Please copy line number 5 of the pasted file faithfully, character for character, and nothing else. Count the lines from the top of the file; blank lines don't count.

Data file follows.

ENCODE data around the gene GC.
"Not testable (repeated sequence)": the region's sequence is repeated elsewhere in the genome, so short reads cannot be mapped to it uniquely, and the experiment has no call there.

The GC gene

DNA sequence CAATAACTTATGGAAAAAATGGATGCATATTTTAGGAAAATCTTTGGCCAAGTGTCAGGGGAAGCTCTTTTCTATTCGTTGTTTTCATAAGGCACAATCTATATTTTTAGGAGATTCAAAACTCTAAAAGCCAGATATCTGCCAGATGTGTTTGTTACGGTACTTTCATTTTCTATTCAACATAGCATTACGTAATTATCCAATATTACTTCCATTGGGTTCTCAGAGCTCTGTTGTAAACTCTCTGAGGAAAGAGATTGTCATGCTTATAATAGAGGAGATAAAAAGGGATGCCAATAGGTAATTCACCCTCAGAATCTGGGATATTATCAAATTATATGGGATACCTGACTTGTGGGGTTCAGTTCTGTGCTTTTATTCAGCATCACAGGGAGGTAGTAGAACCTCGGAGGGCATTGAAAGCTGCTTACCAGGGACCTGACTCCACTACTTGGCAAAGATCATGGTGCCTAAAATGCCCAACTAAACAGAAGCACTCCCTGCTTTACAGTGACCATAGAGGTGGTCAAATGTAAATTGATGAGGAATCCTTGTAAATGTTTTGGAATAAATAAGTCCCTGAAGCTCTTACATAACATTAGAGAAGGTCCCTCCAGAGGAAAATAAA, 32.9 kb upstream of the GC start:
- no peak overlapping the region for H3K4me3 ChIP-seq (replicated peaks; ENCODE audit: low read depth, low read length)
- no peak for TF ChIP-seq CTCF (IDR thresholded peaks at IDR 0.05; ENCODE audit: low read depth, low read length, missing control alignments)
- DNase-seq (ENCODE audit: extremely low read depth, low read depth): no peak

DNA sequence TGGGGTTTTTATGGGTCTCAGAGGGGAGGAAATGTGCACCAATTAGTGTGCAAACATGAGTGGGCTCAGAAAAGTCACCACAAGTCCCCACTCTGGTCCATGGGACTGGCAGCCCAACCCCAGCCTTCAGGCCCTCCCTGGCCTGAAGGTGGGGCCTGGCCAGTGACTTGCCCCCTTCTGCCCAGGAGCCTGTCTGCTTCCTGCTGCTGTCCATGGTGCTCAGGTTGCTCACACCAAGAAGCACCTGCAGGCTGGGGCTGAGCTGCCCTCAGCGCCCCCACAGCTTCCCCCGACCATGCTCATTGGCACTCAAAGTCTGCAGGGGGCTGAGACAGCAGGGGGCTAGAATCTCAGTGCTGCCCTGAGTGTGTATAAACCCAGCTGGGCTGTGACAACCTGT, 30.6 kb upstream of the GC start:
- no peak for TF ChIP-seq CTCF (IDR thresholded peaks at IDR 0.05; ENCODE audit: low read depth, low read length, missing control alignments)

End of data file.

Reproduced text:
- no peak overlapping the region for H3K4me3 ChIP-seq (replicated peaks; ENCODE audit: low read depth, low read length)